Realtor confidence in current and future market conditions took a slight dip in June as several challenges continued to pose a threat to their businesses and the housing recovery, according to the latest Realtors Confidence Index.
In the survey of 50,000 real estate practitioners, the following problems were cited as the most common causes of loss of sales:
1. Unrealistic buyers: "The market has slowed," the report noted. "In particular, buyers are reported as resistant to higher prices, are more demanding, extremely cautious, and looking for properties in perfect condition. In many cases, buyers are approaching sellers' markets as if they were buyers' markets, offering unrealistic and unobtainable prices." About 12 percent of those surveyed who did not close a sale in June said that the buyer and seller could not agree on the price, and 10 percent reported that the buyer lost the bidding competition.
2. Limited inventories: Tight supplies of for-sale homes relative to demand is also a persistent problem haunting the market, providing buyers with fewer options. Given the demand-supply imbalance, home prices generally continued to increase, and properties were on the market for fewer days for the sixth straight month. Properties averaged 44 days on the market in June, compared to 47 days in May.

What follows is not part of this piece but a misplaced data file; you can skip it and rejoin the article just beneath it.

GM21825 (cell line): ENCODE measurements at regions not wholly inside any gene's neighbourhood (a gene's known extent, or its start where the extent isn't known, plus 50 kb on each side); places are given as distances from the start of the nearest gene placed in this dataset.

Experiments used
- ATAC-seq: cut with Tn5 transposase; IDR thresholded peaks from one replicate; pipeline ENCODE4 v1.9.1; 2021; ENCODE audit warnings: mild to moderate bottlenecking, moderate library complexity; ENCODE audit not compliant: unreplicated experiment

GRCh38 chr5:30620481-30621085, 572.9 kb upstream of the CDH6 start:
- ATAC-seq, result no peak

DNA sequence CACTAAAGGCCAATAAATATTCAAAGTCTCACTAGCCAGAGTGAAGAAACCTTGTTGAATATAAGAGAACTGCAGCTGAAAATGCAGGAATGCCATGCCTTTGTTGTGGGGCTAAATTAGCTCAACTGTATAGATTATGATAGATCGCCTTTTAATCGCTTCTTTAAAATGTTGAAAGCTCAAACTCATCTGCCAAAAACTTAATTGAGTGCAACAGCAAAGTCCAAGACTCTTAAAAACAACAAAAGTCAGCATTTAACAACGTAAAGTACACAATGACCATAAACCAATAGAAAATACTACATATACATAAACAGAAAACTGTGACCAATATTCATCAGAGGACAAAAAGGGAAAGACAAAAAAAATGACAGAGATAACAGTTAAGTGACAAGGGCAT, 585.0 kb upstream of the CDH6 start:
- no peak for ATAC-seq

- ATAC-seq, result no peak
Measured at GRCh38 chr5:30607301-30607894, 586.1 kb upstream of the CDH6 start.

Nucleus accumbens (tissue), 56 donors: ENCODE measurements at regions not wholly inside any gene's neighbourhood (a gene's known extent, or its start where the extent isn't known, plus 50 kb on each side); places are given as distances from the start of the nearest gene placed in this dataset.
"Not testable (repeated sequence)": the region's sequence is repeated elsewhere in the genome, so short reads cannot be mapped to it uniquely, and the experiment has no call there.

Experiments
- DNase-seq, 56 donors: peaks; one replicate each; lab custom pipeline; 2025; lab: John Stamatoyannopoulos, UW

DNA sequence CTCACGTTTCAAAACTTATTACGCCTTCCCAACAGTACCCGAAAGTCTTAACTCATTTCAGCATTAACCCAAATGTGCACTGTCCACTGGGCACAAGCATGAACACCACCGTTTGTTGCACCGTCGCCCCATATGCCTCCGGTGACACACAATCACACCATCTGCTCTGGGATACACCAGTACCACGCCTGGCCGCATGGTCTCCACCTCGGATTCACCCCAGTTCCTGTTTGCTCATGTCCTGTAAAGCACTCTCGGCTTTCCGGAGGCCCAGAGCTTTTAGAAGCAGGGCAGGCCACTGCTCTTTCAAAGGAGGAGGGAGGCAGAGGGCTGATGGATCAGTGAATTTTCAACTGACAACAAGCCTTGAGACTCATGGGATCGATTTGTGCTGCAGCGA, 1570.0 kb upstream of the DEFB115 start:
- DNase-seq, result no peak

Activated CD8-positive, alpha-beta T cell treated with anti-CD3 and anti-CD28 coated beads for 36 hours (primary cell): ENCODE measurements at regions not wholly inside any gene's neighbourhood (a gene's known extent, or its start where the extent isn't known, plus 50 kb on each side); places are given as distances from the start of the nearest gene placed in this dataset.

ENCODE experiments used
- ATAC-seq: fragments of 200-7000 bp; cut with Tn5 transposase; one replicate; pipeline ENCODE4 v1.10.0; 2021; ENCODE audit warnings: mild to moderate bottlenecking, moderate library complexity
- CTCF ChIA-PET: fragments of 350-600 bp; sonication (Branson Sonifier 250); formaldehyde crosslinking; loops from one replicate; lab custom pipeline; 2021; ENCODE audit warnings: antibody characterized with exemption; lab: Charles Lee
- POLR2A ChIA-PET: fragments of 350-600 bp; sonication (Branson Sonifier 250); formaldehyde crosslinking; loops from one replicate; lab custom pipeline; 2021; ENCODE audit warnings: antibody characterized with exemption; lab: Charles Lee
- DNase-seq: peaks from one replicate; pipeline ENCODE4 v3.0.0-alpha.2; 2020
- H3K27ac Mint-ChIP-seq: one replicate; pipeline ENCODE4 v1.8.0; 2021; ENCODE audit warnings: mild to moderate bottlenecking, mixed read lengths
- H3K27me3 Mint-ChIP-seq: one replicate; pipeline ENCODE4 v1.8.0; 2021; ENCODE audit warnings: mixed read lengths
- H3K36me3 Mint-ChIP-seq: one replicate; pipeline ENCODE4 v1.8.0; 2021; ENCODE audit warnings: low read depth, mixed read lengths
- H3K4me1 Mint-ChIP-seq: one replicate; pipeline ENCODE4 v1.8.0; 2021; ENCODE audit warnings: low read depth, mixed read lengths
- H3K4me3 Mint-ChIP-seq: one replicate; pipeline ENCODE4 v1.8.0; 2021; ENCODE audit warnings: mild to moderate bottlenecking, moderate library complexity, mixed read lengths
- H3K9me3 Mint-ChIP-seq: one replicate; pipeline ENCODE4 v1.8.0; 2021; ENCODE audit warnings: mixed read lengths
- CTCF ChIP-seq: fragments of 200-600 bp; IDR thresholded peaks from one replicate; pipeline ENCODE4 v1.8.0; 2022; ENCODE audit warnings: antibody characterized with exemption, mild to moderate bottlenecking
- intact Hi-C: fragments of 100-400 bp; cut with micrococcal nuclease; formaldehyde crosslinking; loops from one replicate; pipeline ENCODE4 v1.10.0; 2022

3. Appraisals: Appraisals have again shown up as a major issue, the report revealed. In particular, there was concern that current appraisals do not reflect changing and improving market conditions. Appraised values were reported as coming in too low. In addition, there was major concern in some cases about the lack of knowledge of local conditions by the appraisers.
4. Tight credit standards: About 15 percent of those surveyed reported having clients who could not obtain financing. Even the most creditworthy borrowers faced a challenging credit environment, the report noted.
5. Regulatory problems: Respondents said that Federal Housing Administration and Veterans Affairs loans also are leading to fewer closings. Also, debt ratios outlined in Dodd Frank are too stringent for a growing number of clients and are "preventing sales from going through for creditworthy clients."